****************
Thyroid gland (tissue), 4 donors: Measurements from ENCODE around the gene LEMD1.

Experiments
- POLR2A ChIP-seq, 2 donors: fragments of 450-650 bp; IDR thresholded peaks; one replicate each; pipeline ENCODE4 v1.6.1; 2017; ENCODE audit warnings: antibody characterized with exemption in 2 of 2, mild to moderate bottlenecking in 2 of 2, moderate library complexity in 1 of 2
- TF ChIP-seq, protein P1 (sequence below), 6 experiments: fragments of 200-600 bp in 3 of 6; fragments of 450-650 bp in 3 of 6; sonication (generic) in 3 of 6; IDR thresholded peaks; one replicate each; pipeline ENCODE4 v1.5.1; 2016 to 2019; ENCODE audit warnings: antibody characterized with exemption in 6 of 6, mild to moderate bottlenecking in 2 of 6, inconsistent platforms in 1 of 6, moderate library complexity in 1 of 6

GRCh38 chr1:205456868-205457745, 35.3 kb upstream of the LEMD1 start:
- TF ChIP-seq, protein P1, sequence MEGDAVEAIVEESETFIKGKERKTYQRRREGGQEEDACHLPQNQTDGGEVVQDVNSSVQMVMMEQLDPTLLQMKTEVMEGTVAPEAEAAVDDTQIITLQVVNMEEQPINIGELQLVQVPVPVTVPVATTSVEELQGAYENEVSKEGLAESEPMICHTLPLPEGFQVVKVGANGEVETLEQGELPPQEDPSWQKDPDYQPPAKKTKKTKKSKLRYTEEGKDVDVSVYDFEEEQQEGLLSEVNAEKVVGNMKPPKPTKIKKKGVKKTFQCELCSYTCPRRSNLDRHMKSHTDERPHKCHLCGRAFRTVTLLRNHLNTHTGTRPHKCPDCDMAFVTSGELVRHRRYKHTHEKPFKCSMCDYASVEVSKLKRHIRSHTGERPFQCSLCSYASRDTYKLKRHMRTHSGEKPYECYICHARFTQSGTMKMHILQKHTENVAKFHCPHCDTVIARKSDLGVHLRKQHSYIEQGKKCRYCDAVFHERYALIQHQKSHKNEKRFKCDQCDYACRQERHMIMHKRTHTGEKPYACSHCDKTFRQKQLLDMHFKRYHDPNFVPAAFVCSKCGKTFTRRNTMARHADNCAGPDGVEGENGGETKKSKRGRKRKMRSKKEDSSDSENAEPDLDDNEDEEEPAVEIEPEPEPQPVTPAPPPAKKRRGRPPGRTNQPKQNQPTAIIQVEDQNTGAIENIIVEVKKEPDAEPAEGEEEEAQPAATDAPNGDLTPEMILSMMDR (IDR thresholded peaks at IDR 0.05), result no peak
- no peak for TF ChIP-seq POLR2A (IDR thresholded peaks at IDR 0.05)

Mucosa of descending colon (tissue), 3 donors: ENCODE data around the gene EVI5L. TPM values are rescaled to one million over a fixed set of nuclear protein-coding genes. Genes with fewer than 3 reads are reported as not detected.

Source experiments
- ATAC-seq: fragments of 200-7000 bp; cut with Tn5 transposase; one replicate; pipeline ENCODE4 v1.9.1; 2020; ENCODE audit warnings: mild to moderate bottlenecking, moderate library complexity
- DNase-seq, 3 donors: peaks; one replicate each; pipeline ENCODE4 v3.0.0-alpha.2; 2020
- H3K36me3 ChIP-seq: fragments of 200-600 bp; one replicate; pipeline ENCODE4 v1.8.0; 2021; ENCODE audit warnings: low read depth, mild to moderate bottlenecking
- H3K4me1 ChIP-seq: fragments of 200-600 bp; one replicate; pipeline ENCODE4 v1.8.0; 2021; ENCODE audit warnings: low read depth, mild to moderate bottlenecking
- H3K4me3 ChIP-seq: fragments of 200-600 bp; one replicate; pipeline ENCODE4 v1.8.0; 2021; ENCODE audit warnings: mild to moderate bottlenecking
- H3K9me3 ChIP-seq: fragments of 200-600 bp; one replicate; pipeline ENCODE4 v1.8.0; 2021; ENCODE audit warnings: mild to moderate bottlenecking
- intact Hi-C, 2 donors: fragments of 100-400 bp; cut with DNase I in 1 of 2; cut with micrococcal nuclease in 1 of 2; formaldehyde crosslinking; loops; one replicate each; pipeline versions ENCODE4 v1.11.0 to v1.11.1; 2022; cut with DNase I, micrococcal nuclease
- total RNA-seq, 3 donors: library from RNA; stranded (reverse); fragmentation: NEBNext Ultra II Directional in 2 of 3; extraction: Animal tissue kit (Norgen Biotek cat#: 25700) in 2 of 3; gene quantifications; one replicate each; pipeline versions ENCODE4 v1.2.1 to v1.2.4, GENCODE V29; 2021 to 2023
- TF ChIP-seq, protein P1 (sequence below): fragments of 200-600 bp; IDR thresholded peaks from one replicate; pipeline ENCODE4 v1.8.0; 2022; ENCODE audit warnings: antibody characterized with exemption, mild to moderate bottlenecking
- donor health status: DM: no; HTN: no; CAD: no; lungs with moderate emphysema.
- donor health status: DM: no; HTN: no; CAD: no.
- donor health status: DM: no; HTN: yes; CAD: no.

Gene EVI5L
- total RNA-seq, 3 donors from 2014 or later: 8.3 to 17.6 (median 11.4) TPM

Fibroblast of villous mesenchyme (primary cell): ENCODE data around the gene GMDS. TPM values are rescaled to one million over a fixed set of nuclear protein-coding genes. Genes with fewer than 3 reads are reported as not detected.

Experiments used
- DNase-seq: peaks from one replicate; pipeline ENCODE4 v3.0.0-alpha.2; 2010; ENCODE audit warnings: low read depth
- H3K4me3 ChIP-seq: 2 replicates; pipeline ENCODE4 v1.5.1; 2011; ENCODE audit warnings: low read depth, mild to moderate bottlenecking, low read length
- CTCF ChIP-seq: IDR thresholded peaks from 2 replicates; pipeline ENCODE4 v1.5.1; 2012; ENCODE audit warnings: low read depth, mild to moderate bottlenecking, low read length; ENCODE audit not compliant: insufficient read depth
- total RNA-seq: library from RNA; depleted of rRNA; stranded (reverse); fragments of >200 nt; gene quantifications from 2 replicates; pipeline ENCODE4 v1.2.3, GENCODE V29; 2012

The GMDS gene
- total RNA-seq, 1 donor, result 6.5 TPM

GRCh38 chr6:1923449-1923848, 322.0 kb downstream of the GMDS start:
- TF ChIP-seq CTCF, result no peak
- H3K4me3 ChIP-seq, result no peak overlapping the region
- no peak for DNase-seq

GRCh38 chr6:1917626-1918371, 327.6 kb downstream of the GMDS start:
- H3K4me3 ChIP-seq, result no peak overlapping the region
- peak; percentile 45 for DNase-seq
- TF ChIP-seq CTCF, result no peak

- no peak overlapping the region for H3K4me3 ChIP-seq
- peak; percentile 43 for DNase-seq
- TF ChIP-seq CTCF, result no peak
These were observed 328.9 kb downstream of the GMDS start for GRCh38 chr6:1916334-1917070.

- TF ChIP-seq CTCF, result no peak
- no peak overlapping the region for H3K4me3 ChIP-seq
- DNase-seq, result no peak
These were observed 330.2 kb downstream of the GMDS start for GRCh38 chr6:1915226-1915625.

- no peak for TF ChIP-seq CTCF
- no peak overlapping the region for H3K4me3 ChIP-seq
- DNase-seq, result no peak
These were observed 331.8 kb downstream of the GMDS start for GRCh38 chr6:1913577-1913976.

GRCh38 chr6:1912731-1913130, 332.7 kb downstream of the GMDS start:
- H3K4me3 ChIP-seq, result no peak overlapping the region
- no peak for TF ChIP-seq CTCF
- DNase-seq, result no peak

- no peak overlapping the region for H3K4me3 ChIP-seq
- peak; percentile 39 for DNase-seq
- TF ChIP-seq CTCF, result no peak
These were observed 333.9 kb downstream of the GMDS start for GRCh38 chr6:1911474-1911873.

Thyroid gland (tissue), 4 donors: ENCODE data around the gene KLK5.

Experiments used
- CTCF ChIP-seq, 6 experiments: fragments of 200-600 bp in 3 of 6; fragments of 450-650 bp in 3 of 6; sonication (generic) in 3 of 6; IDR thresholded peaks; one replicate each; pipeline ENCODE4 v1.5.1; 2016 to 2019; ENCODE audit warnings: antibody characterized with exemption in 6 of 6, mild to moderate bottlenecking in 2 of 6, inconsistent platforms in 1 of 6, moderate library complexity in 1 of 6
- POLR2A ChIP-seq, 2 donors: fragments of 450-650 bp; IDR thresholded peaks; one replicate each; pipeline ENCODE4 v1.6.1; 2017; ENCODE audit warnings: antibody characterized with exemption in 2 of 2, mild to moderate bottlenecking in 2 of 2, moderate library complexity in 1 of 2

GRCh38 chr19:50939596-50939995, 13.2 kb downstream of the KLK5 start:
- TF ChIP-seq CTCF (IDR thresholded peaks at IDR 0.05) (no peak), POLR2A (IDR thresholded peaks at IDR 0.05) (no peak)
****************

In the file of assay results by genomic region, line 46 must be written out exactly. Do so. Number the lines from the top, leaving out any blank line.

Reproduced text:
- DNase-seq, result no peak